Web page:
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Still, if anything, the idea of access has finally become more egalitarian. Two decades ago, you were lucky to find someone who could claim he'd met his favorite band. In the era of the Warped Tour, groups are expected to press the flesh with fans. But if everyone has a chance to meet the band, the story of your 30-second brush with fame makes you a VAP — Very Average Person. Now if you want to feel very important, it'll cost you.
Current hot-ticket acts also offer VIP packages, but they're more VEP (Very Expensive Package) than VIP (Very Important Person). For the ongoing Blink-182 tour, a $250 VIP package includes a shirt, numbered tour poster, laminate and access to the venue's VIP lounge. (The St. Louis date of the tour, which was originally scheduled for Thursday, September 3, is this Tuesday, September 29.) The package doesn't say anything about meeting the band, but you do get a keepsake. Whether or not you buy the package, the chances of trading cell numbers and becoming best bros with frontman Tom DeLonge are about the same. In this sense, the VIP access is psychological more than tangible.
For a band such as Epica, though, Jansen says fans aren't offended when the group offers high-dollar special access.
"Everybody can decide for him or herself to go for this ticket or the regular one," Jansen says. "So nothing changes for those people who buy a regular ticket."
And in some cases, selling top-tier doesn't just mean a few extra bucks for the band or promoters. During Nine Inch Nails' spring tour with Jane's Addiction, Trent Reznor sold VIP tickets to raise more than $600,000 for Eric De La Cruz, a Nevada resident who needed a heart transplant. For between $300 and $1,200, fans could eat dinner with the band, meet the group or even watch the entire show from the stage.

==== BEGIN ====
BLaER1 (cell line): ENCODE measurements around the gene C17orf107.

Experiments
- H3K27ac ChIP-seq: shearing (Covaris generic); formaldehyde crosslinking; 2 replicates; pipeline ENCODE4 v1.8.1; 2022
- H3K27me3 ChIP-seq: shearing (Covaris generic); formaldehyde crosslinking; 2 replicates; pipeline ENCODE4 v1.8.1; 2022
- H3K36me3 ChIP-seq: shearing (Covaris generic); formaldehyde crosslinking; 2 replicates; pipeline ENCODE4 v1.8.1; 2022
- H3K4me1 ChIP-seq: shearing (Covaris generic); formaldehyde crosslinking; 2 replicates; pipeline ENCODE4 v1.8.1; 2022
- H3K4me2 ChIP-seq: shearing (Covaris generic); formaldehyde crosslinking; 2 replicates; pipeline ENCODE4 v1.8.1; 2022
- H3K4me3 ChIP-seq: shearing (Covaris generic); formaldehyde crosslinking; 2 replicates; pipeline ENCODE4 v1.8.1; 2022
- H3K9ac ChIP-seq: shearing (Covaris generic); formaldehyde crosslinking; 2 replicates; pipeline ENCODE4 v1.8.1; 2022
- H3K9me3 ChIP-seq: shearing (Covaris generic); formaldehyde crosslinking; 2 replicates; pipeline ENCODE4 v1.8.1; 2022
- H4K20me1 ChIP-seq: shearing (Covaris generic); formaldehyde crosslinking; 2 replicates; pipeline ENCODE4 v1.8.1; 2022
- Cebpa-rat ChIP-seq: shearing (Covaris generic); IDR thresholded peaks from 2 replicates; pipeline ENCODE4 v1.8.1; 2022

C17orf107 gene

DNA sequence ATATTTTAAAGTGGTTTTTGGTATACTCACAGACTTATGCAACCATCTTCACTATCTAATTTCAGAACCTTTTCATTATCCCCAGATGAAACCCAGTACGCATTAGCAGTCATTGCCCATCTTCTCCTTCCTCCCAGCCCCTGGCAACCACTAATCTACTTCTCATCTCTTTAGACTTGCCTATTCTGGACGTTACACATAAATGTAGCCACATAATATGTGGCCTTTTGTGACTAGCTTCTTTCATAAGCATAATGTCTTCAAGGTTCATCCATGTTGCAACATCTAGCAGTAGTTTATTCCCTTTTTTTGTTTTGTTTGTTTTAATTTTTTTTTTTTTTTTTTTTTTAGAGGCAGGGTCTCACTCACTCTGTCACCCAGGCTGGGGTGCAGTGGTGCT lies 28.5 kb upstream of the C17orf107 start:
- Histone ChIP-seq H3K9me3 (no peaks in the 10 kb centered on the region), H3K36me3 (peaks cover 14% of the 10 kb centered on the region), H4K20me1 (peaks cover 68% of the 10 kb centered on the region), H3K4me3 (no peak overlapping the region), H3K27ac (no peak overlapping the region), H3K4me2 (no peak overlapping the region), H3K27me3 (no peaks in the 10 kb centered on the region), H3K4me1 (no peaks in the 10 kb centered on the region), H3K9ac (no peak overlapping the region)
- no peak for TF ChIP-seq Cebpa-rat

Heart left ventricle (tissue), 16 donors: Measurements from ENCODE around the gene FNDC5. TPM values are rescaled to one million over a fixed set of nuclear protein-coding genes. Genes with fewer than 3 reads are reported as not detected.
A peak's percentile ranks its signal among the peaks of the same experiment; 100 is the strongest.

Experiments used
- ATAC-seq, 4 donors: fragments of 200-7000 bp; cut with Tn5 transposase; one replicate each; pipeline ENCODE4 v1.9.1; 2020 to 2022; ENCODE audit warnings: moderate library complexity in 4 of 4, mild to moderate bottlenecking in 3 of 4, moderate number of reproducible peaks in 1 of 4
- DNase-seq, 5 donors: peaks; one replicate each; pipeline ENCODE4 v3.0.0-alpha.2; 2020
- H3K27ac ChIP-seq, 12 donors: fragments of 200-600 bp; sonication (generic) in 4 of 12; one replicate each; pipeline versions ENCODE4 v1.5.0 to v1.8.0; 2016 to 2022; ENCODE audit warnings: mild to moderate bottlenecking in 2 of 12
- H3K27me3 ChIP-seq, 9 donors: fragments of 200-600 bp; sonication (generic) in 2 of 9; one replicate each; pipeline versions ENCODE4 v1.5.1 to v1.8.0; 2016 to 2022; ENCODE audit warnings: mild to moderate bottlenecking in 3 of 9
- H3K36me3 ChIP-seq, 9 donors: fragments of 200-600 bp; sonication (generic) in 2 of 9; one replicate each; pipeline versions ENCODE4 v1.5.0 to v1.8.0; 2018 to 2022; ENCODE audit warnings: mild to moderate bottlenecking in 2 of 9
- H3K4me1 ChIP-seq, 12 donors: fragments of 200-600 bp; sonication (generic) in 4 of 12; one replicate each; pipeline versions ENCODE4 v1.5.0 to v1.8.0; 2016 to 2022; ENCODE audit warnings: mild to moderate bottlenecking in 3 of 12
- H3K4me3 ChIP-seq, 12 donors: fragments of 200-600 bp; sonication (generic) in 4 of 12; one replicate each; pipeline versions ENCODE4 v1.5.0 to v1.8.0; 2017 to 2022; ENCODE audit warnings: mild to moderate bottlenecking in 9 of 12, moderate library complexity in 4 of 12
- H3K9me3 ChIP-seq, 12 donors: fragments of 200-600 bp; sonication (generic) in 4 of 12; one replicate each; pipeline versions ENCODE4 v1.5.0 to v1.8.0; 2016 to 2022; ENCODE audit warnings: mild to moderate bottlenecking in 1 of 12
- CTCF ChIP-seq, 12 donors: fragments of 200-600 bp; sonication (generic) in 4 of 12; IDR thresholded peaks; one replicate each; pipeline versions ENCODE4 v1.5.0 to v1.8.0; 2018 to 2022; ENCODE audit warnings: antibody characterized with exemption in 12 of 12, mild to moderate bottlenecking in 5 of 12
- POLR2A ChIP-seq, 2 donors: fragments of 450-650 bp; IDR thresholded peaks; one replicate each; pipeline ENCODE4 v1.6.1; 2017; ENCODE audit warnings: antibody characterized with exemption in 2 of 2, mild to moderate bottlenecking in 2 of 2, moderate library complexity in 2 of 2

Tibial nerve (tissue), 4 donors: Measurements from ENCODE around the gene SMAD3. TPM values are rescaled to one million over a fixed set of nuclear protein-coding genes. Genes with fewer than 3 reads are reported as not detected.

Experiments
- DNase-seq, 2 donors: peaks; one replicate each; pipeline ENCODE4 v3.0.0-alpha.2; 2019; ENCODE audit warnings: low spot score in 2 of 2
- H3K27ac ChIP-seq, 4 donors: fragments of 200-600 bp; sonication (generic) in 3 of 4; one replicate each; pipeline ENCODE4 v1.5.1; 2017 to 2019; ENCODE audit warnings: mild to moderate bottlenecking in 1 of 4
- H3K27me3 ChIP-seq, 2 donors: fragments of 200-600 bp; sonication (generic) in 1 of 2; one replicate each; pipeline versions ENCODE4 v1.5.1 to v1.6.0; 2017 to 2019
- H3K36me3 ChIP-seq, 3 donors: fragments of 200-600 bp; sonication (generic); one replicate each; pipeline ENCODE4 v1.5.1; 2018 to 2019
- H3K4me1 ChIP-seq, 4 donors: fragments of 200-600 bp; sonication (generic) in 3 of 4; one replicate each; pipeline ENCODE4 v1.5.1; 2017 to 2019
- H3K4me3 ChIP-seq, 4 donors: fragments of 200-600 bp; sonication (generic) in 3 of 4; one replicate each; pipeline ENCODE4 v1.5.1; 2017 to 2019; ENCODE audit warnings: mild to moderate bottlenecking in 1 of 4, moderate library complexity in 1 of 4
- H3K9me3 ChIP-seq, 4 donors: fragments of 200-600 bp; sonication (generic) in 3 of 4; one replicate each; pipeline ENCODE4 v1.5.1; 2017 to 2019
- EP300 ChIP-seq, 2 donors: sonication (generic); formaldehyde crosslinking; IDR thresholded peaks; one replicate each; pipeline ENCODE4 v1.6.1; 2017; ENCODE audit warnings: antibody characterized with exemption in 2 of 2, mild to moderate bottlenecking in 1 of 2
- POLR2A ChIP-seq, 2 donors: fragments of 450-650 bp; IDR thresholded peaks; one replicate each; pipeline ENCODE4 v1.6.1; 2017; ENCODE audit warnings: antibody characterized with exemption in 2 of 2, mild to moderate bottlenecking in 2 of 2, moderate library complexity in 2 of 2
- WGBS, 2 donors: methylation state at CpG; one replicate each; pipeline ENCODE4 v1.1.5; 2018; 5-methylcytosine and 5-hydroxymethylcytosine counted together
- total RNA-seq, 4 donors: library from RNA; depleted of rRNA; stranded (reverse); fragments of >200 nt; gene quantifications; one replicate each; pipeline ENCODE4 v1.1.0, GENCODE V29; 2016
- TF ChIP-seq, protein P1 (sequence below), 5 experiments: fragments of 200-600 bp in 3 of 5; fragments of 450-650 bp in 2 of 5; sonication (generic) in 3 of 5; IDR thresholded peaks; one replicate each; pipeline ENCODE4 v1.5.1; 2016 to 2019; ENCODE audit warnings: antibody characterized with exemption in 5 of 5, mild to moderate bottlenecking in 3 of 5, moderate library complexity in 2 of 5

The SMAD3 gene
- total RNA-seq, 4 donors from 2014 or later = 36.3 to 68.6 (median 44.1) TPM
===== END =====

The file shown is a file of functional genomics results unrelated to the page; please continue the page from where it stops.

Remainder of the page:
And then there's the metal group Mushroomhead, which has a loyal cult following that's strongest in the Midwest. The seven-man group has been selling VIP packages to big shows for two years. Before last year's Halloween extravaganza, the band let VIP fans watch sound check. The group normally takes the stage in elaborate makeup and costumes, looking like an undead military assault squad. They played the sound check set in street clothes, without face paint. They took requests and let a fan onstage to videotape the experience.
For a certain breed of music fan who needs (or wants) to feel a stronger connection to band — besides, say, in the form of a returned tweet — this VIP experience is more memorable. In a sense, fans feel a sense of ownership of the band.
"I think it's a cool thing, for sure," says Mushroomhead captain Steve "Skinny" Felton, referring to the VIP-tix phenomenon. "If there were some more bands that did it that I liked, I'd [buy tickets]. If they're actually going the extra mile and want to [spend money to] meet you, I'll go for it. When I was growing up, I would have met everybody. I'd spend a hundred bucks. It's all about the story there."